Petition update

The Catalan right of self-determination in the light of the human rights

Prof. Dr. Axel Schönberger
Germany

Dec 24, 2017 — Can Angela Merkel support the human rights violations in Spain and yet again become Chancellor of Germany?

The Catalans have the inalienable right of self-determination. By virtue of that right they freely can determine their political status and pursue their own economic, social and cultural development. This is corroborated by Articles 1, 55 and Chapter XI of the Charter of the United Nations. Two United Nations social pacts — the «International Covenant on Civil and Political Rights» (ICCPR, signed by Spain on 28 Sep. 1976 and by Germany on 9 Oct. 1968) and the «International Covenant on Economic, Social and Cultural Rights» (ICESCR, signed by Spain on 28 Sep 1976 and by Germany on 9 Oct 1968 ) — each maintains this right in Article 1. And on 22 July 2010, the International Court of Justice published its advisory opinion on Kosovo's declaration of independence, declaring that «the adoption of the declaration of independence of the 17 February 2008 did not violate general international law because international law contains no prohibition on declarations of independence». This was the first case regarding a unilateral declaration of independence to be brought before the International Court of Justice and was a clear precedent to the unilateral proclamation of the independent, democratic Catalan Republic on 27 October 2017. The Spanish Constitution does not matter in this context. The proclamation of Catalan Independence from October 27 is already valid.

Both social pacts have been incorporated into German and Spanish law. In the case of Catalonia, the sole holder of this right is the Catalan people, not the entire population of Spain. Only the Catalans have to decide whether they realize any autonomy within Spain or their independence from Spain. According to compulsory international law (ius cogens), to which Spain has submitted in its constitution (Article 10 (2) and 96), Spain has no right to refuse this to the Catalans. Spain should also have allowed them to hold a referendum on the issue of their independence. Under international law, it does not depend on Spain's attitude or on the recognition by other states or the EU. The principle of territorial integrity of states applies only in the case of external attacks, but is always subordinate to the human right of self-determination of a people. In addition, Spain has violated human rights massively — in many thousands of cases — in recent time (e. g. the right to Freedom of Expression, Art. 19 ICCPR, including the right to hold a referendum, the right of peaceful assembly and the right to freedom of association, Art. 21-22 ICCPR, the right to take part in the conduct of public affairs, directly or through freely chosen representatives, Art. 25 ICCPR). That can no longer be tolerated by the civilized world community!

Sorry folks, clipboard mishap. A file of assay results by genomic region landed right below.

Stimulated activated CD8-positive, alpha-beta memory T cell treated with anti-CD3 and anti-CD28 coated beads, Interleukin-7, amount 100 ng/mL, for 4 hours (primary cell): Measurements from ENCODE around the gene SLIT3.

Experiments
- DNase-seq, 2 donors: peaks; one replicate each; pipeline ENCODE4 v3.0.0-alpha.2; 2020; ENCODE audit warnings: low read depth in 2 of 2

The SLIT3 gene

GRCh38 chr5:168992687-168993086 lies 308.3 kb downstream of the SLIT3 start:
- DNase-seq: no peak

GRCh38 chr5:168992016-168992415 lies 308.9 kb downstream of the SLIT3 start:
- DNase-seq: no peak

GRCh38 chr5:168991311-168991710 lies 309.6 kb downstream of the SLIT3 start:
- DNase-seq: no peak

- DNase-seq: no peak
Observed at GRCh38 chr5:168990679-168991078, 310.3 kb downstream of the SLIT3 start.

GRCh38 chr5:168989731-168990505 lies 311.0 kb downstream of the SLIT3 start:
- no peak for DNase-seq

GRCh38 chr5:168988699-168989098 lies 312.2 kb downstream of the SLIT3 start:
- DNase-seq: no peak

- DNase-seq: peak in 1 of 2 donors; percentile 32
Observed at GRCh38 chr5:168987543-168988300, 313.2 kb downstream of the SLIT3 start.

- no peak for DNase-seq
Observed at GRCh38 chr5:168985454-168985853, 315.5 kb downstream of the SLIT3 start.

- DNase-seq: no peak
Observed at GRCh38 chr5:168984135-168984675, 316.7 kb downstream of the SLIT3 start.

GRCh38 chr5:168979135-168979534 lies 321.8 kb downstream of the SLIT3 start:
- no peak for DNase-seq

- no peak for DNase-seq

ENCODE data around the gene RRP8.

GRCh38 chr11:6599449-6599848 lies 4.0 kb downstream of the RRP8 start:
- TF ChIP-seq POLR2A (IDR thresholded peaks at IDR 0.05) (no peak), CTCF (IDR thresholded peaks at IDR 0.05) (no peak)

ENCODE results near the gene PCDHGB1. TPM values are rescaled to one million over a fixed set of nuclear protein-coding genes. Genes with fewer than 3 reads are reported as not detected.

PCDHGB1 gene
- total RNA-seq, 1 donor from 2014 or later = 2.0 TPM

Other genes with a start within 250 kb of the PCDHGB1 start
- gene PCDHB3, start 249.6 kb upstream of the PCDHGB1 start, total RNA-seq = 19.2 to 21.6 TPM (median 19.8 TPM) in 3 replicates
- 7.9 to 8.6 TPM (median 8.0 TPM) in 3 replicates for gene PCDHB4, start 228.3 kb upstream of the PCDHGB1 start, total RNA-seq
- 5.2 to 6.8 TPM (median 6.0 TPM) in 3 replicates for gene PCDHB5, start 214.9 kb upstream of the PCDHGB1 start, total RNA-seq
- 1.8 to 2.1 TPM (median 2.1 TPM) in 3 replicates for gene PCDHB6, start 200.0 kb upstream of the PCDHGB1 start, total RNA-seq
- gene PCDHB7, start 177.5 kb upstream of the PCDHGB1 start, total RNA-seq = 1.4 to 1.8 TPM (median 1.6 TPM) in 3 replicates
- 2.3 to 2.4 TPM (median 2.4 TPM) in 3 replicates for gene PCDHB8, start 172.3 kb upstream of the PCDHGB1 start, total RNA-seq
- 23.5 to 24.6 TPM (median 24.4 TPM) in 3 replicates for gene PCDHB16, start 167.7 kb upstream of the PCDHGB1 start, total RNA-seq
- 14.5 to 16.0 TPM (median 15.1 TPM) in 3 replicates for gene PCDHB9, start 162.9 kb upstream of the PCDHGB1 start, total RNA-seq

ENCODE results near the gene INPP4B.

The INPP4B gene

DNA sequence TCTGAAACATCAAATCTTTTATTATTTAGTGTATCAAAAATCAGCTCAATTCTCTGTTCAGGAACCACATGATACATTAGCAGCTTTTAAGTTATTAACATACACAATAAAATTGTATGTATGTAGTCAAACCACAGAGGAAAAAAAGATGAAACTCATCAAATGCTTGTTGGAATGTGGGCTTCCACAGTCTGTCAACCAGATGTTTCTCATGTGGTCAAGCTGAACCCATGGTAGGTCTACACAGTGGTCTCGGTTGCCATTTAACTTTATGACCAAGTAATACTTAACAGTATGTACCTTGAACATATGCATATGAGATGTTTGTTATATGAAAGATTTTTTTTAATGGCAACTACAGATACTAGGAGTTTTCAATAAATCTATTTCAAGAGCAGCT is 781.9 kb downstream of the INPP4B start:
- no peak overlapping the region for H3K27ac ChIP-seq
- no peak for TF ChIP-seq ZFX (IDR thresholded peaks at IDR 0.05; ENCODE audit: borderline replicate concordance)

German politicians are obliged by their oath of office to comply with German law and thus human rights. They are not allowed to support the human rights violations committed by the Rajoy government in Spain. Whoever does this will not be able to hold a permanent post in the new Federal Government of Germany. This also applies to the office of Federal Chancellor of the Federal Republic of Germany. A human rights case against Spain is already pending in Strasbourg. The grave violations of human rights by the Spanish government are a case for the United Nations and are among the most serious human rights violations of recent decades in Europe. The US, the European Union, and the world are called to defend the Catalan's human rights against Spain!

Anyone who thinks — like some leaders of the European Union — that they should be allowed to dictate to the Catalan people how to realize the human rights they are entitled to is wronged and makes common cause with human rights violators all over the world.

http://www.ohchr.org/EN/ProfessionalInterest/Pages/CCPR.aspx


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